After discovering WCLD I have been monitoring the technicals to get a sense for market sentiment and demand for cloud and SaaS stocks which has worked out wonderfully for me. Although I don’t own WCLD yet, I like this idea of being able to use an ETF screener to target a niche category of stocks, and it’s something I’ll likely use again in the future.

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Easy way to think about vertical spreads

Categories: trading

As a beginner in options trading, you’re likely to start out only buying calls and puts. Selling naked calls or puts is extremely risky and an easy way to blow up your account, while other basic strategies like the covered call and cash covered put require larger amounts of capital. Buying calls and puts is an easy way to get your feet wet with the options trading game, and requires a relatively small amount of capital compared to the potential gains.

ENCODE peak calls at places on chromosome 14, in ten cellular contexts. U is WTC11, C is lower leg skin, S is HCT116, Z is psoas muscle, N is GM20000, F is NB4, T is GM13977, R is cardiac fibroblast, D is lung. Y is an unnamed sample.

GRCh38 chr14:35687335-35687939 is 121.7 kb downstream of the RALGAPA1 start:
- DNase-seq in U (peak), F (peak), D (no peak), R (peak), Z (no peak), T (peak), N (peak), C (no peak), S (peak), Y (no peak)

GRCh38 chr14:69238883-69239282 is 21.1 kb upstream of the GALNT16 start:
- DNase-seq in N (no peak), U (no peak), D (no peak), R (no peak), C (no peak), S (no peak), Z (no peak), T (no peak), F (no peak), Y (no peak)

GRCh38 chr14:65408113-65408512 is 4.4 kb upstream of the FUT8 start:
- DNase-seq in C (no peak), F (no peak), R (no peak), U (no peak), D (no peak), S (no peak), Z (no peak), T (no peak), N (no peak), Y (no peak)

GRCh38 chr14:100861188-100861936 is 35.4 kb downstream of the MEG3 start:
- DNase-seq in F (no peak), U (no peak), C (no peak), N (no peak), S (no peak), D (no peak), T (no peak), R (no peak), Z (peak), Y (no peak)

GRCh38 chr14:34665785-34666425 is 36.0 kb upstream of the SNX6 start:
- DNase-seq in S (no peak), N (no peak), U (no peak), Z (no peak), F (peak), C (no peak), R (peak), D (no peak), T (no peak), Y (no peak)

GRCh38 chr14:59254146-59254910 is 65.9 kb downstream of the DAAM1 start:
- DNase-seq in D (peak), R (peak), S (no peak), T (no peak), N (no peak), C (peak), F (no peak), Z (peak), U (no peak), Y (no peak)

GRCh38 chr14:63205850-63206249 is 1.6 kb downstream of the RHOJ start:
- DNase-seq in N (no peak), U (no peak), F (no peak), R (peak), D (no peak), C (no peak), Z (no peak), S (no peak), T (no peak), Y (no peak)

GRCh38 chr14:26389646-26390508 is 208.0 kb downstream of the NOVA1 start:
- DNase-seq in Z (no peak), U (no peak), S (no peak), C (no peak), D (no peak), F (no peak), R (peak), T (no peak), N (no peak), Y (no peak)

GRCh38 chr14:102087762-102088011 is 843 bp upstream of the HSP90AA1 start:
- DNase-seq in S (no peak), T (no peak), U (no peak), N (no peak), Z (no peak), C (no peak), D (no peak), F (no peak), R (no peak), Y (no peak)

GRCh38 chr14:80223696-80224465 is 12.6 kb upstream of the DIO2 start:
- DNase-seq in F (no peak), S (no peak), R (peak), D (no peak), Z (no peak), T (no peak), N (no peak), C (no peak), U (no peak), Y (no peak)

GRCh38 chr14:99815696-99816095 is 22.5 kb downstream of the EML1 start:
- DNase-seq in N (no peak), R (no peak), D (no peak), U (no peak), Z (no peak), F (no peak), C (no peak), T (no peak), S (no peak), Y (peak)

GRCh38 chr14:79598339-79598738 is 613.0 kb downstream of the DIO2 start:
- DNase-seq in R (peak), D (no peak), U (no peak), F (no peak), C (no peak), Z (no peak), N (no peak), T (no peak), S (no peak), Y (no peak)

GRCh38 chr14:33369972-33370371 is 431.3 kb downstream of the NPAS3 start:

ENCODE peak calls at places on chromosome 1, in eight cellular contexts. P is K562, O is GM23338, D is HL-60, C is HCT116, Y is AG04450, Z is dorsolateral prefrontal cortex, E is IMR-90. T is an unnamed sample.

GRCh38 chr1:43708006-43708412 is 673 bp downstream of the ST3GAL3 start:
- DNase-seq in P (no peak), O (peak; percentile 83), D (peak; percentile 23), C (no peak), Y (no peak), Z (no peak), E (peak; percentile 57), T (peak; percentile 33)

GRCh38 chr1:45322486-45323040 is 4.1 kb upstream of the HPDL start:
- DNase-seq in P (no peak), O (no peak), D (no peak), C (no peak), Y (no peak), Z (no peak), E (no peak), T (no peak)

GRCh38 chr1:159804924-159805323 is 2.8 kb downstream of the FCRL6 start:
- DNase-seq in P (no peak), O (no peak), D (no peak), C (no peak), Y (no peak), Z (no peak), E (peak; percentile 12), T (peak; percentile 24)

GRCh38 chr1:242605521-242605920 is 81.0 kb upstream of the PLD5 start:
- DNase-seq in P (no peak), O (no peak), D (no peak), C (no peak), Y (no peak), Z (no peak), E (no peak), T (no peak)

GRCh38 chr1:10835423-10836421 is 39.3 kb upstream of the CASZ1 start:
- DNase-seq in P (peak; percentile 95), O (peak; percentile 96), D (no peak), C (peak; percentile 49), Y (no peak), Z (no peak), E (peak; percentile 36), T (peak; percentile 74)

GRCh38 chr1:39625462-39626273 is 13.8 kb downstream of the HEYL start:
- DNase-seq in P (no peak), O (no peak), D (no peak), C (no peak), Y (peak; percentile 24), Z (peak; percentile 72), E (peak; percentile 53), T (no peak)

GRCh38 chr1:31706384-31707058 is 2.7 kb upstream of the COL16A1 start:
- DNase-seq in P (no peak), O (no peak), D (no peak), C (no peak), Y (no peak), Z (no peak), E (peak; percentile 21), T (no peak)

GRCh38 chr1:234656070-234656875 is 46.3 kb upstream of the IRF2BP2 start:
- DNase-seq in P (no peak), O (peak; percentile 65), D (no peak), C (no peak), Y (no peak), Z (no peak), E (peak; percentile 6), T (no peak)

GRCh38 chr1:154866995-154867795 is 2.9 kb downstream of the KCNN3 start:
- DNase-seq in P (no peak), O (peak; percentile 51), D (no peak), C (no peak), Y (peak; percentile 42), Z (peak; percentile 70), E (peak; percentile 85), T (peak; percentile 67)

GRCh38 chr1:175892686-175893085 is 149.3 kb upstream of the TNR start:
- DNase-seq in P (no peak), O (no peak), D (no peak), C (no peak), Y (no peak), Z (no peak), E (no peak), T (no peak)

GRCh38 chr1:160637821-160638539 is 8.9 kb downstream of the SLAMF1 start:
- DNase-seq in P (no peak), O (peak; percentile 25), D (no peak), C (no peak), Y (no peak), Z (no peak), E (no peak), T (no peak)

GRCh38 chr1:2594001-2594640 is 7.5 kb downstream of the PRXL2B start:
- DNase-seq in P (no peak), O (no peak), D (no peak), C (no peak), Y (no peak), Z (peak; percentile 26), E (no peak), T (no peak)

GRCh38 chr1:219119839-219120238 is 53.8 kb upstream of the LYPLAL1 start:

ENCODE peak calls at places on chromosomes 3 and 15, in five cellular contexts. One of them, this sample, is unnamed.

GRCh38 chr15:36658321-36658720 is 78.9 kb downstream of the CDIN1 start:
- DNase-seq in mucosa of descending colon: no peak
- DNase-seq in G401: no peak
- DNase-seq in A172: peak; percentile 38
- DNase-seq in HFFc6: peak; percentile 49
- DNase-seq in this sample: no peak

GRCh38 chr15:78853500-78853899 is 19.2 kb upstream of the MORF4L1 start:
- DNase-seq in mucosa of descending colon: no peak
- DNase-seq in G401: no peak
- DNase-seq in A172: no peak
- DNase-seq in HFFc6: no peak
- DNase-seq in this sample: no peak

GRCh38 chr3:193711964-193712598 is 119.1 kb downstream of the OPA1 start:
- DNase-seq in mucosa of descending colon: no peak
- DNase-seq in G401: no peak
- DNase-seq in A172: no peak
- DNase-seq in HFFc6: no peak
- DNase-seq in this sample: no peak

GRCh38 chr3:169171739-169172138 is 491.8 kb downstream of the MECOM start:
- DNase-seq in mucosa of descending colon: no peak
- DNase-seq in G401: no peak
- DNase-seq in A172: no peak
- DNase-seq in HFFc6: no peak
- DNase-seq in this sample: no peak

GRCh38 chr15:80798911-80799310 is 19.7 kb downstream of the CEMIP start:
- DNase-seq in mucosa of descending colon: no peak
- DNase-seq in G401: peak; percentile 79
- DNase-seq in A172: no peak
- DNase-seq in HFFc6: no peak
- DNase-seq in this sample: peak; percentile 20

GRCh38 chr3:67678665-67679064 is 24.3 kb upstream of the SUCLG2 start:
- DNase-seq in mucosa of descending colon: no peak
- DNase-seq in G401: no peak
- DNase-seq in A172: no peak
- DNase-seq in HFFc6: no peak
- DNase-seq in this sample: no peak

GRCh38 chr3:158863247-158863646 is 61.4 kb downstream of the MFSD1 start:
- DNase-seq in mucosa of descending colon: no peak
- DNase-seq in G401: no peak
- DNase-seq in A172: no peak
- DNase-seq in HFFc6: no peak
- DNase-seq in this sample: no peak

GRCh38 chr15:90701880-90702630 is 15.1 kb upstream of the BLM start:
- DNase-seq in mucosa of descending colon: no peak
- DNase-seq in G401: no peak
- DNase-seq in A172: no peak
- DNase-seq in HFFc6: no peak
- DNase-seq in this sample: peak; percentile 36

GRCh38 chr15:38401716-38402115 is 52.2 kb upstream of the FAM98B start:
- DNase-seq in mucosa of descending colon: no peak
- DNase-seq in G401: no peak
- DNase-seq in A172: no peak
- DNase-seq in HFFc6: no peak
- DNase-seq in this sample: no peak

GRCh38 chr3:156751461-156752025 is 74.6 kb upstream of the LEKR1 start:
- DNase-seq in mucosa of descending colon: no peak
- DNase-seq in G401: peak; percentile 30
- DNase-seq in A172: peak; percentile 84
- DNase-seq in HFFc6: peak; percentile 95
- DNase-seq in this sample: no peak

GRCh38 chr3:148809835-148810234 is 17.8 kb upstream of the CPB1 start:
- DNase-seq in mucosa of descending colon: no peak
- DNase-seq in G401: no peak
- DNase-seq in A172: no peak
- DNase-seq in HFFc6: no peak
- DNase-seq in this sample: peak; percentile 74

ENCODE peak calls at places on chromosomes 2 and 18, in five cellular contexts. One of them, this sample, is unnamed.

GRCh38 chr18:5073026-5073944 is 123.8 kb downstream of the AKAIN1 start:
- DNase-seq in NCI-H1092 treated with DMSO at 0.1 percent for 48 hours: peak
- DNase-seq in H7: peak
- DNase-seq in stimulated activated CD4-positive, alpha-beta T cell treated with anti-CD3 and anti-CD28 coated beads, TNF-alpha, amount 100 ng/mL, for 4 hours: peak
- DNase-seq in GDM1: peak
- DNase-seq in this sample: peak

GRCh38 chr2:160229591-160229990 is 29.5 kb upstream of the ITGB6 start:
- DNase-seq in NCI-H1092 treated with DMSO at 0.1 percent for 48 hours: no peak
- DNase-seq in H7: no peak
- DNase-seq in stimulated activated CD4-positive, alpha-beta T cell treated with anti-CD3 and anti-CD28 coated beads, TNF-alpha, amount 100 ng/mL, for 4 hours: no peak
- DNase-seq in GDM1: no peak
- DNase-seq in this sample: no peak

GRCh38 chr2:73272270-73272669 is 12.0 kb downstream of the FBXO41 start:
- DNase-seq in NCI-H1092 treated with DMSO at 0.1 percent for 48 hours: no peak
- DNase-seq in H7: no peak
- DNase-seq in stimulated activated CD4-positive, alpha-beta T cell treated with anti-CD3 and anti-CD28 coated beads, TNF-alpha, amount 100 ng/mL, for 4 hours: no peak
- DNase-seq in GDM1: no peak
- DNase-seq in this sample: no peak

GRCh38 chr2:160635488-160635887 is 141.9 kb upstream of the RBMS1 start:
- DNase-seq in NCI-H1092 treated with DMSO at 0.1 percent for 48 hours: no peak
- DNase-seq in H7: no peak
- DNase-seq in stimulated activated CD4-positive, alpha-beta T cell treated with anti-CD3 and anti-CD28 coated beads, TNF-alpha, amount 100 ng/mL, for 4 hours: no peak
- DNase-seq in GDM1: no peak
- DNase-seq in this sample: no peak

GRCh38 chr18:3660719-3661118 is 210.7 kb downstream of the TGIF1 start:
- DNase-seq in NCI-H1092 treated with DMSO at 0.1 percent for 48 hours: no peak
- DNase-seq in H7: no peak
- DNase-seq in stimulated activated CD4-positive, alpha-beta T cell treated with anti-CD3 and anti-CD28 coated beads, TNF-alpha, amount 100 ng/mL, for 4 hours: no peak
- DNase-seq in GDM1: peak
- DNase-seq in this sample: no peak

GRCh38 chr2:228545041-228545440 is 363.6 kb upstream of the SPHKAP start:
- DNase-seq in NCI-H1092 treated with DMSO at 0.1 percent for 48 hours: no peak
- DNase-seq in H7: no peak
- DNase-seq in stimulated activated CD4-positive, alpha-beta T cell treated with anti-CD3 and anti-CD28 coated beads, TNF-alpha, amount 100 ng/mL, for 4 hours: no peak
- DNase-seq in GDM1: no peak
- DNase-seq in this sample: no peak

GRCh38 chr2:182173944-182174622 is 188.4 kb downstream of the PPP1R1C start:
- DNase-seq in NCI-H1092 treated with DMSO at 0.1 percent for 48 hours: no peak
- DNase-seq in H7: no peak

Position sizing is also an important aspect of risk management in options trading. In other words, you should be comfortable losing some maximum dollar amount for a single options trade. Since options prices are proportional to their underlying stock prices, buying options for higher priced stocks can disproportionately expose the portfolio to increased risk toward these higher priced stocks.

To illustrate this point let’s look at an example. Slack (WORK) is currently trading around $35, and its at-the-money calls expiring next week are trading between $2 and $3, whereas Chipotle (CMG) is currently trading around $1050, and its at-the-money calls expiring next week are valued between $10 and $15. In this case, you would have to spend between $200 to $300 to buy the WORK call, but you would be looking at between $1000 to $1500 to buy the CMG call. The options prices would increase even more when you start looking at options with expiration dates further out.